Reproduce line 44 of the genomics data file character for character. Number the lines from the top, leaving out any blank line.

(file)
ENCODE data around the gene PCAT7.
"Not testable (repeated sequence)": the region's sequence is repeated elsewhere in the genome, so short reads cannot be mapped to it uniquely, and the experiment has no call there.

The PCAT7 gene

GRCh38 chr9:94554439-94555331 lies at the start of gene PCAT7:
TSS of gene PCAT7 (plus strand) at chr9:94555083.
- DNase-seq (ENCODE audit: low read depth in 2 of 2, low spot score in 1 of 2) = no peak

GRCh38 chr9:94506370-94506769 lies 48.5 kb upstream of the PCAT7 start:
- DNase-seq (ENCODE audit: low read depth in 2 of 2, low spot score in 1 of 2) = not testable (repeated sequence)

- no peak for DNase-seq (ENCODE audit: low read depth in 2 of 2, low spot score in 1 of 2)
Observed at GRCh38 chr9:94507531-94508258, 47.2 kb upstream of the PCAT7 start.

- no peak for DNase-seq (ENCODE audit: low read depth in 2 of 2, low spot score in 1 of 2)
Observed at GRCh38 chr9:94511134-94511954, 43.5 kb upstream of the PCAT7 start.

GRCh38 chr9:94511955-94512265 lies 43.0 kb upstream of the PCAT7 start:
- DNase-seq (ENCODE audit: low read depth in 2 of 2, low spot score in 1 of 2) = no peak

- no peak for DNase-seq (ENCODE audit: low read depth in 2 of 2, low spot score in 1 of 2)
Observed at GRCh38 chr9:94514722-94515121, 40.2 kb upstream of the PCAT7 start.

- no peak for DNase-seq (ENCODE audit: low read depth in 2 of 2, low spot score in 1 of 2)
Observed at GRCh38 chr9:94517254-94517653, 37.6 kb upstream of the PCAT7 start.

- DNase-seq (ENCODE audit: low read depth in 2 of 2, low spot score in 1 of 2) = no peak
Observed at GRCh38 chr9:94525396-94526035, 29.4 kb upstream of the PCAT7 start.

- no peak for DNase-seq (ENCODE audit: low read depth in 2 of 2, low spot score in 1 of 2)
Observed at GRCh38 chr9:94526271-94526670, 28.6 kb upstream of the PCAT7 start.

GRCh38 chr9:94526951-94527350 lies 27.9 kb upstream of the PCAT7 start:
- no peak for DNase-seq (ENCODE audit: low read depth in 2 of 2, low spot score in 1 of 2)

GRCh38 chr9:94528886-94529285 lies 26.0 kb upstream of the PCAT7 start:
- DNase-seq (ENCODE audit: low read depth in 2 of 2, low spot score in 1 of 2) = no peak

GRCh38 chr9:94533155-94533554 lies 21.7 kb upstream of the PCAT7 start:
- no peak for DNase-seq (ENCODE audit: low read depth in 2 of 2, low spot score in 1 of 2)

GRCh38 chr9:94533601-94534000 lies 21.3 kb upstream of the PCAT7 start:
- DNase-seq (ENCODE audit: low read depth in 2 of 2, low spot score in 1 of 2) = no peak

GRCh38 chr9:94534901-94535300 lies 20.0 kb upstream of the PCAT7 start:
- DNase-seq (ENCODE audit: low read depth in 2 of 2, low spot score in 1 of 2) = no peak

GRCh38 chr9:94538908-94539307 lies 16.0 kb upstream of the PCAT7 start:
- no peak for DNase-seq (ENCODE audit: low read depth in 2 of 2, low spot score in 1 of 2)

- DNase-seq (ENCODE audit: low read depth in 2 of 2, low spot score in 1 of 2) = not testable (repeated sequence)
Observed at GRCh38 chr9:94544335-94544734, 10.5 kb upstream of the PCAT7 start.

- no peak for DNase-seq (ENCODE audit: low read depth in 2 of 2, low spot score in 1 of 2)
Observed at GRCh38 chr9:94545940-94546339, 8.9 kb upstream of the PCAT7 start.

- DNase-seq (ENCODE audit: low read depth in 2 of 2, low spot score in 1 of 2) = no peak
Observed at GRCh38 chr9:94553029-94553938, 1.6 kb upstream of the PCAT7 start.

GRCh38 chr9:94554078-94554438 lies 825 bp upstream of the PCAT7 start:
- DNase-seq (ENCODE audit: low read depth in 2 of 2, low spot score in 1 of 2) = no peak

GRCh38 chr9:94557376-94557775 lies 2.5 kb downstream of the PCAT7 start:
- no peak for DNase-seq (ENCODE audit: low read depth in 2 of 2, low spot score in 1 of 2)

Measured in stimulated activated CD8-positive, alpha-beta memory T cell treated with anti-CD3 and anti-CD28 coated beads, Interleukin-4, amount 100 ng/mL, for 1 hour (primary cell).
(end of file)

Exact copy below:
- no peak for DNase-seq (ENCODE audit: low read depth in 2 of 2, low spot score in 1 of 2)